The availability of large textual datasets in recent years has enabled researchers to investigate the statistical structure of language on a scale not possible in previous decades. By combining tools from cognitive science with computational and statistical techniques for analyzing large databases of text, researchers have developed computational methods for automatically finding clusters of words that are related in meaning. Using these advances as a starting point, my research at CRASSH aims to develop novel computational methods that can be used to investigate historical cultural concepts, to track how they change over time, and to characterize their properties. Specific interests include concepts of place and space, abstract concepts, and methods for combining language-based statistics with other sources of information.


Dr Paul Nulty is a Research Associate with the Concept Lab, part of the Cambridge Centre for Digital Knowledge at CRASSH.

Paul's research focuses on applications of natural language processing to questions in digital humanities and social science. Specific interests include computational models of semantic relations between entities, and methods for extracting political concepts and ideological positions from text.
In 2013 he gained his PhD from the School of Computer Science in University College Dublin, on the topic of understanding and predicting lexical expressions of semantic relations between nouns, particularly in non-lexicalised English noun compounds.
From 2012-2015 he was a Research Officer in the Department of Methodology at the London School of Economics and Political Science, where he helped to develop (with Prof. Kenneth Benoit and others) R software for quantitative text analysis for social science. He also worked on general applications of computational text analysis to political science, such as content analysis of twitter data and ideological scaling of speeches and manifestos.


Nulty, P., Theocharis, Y., Popa, S. A., Parnet, O., & Benoit, K. (2016). Social media and political communication in the 2014 elections to the European Parliament. Electoral Studies.

Nulty, P., & Costello, F. (2013). General and specific paraphrases of semantic relations between nouns. Natural Language Engineering, 19(03), 357-384. |code|

Nulty, P., & Costello, F. (2010). UCD-PN: Selecting general paraphrases using conditional probability. In Proceedings of the 5th International Workshop on Semantic Evaluation (pp. 234-237). Association for Computational Linguistics.

Nulty, P., & Costello, F. (2009). A comparison of word similarity measures for noun compound disambiguation. In Irish Conference on Artificial Intelligence and Cognitive Science (pp. 231-240). Springer Berlin Heidelberg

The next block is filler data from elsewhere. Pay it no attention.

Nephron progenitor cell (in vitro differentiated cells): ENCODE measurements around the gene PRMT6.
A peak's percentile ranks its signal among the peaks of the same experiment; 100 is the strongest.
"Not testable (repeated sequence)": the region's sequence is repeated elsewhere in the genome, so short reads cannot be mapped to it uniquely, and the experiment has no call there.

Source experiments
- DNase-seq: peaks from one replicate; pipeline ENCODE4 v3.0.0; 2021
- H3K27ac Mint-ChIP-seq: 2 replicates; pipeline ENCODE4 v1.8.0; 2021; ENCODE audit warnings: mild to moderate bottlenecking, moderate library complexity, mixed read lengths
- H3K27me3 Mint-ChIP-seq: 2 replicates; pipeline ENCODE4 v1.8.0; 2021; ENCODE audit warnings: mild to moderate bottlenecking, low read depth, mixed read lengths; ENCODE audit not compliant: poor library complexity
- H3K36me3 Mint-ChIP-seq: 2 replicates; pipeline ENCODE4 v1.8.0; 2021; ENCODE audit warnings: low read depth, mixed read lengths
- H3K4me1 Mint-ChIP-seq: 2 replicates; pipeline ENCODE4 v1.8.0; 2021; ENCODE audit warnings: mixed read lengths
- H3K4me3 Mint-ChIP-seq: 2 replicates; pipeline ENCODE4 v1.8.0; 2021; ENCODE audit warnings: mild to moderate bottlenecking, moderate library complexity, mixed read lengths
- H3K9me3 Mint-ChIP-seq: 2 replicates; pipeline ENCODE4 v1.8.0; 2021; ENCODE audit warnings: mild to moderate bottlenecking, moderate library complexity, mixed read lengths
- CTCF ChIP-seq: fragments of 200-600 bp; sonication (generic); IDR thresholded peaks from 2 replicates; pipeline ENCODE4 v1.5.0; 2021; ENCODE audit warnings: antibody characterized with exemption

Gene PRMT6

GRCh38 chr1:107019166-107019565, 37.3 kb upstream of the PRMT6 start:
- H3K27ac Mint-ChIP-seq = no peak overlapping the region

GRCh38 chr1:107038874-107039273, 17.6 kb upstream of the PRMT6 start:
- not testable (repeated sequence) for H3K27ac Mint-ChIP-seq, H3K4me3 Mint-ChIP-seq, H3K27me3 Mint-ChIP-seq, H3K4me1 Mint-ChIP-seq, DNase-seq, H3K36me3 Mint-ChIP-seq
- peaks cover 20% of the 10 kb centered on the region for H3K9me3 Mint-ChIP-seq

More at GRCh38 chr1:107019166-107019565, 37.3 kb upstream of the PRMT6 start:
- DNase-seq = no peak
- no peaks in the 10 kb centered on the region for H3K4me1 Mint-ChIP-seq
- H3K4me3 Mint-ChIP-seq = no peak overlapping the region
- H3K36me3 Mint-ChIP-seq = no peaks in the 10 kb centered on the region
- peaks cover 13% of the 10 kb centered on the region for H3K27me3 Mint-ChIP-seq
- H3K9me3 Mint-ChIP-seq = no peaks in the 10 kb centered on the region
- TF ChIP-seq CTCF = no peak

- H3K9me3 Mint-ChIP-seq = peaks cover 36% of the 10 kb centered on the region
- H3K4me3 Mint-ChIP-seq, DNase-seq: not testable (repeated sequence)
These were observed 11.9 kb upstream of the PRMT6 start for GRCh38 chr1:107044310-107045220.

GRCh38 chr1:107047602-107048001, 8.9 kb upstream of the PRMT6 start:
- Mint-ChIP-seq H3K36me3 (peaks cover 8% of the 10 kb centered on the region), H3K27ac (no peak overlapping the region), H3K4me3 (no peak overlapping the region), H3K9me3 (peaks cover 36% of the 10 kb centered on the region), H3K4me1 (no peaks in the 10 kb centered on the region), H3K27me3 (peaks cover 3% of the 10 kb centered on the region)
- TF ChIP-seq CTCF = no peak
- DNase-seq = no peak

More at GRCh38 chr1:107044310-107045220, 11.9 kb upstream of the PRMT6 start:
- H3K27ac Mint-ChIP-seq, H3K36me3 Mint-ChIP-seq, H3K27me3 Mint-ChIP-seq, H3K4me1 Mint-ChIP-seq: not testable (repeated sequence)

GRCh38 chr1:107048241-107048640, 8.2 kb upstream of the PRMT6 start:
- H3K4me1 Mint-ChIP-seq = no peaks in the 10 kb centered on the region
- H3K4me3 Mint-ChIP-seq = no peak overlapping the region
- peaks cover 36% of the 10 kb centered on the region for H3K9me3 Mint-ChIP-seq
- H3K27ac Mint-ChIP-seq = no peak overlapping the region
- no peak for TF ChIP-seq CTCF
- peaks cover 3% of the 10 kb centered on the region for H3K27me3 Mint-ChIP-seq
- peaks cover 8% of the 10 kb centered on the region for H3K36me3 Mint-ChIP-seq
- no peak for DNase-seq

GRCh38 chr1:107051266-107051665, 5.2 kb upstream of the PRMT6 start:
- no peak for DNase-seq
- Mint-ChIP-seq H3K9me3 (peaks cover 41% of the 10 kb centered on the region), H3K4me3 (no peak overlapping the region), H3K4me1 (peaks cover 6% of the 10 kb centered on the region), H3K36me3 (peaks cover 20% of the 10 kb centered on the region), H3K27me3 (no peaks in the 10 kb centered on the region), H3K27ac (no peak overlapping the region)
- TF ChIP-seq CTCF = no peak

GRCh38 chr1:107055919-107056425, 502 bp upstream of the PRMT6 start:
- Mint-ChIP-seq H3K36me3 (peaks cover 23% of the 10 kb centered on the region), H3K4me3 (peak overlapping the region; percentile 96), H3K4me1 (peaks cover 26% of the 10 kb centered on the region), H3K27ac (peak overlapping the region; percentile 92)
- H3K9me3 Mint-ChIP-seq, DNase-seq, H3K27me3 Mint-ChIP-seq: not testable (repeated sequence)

Nulty, P., & Costello, F. (2009,). Using lexical patterns in the Google Web 1T corpus to deduce semantic relations between nouns. In Proceedings of the Workshop on Semantic Evaluations: Recent Achievements and Future Directions (pp. 58-63). Association for Computational Linguistics.

Nulty, P. (2007). Semantic classification of noun phrases using web counts and learning algorithms. In Proceedings of the 45th Annual Meeting of the ACL: Student Research Workshop(pp. 79-84). Association for Computational Linguistics.

Nulty, P. (2007). UCD-PN: Classification of semantic relations between nominals using wordnet and web counts. In Proceedings of the 4th International Workshop on Semantic Evaluations(pp. 374-377). Association for Computational Linguistics.

Nulty, Paul. (2017). "Network Visualisations for Exploring Political Concepts". Proceedings of the 12th International Conference on Computational Semantics (IWCS).

Recchia, G. & Nulty, P. (2017). Proceedings of the 39th Annual Conference of the Cognitive Science Society.

Recchia, G., Jones, E., Nulty, P., Regan, J., & de Bolla, P. (2016). Tracing shifting conceptual vocabularies through time. In Ciancarini, P. et al. (Eds.): Knowledge Engineering and Knowledge Management: EKAW 2016 Satellite Events, EKM and Drift-an-LOD, Bologna, Italy, November 19–23, 2016, Revised Selected Papers (pp. 19-28). Springer International AG: Cham, Switzerland. doi: 10.1007/978-3-319-58694-6.


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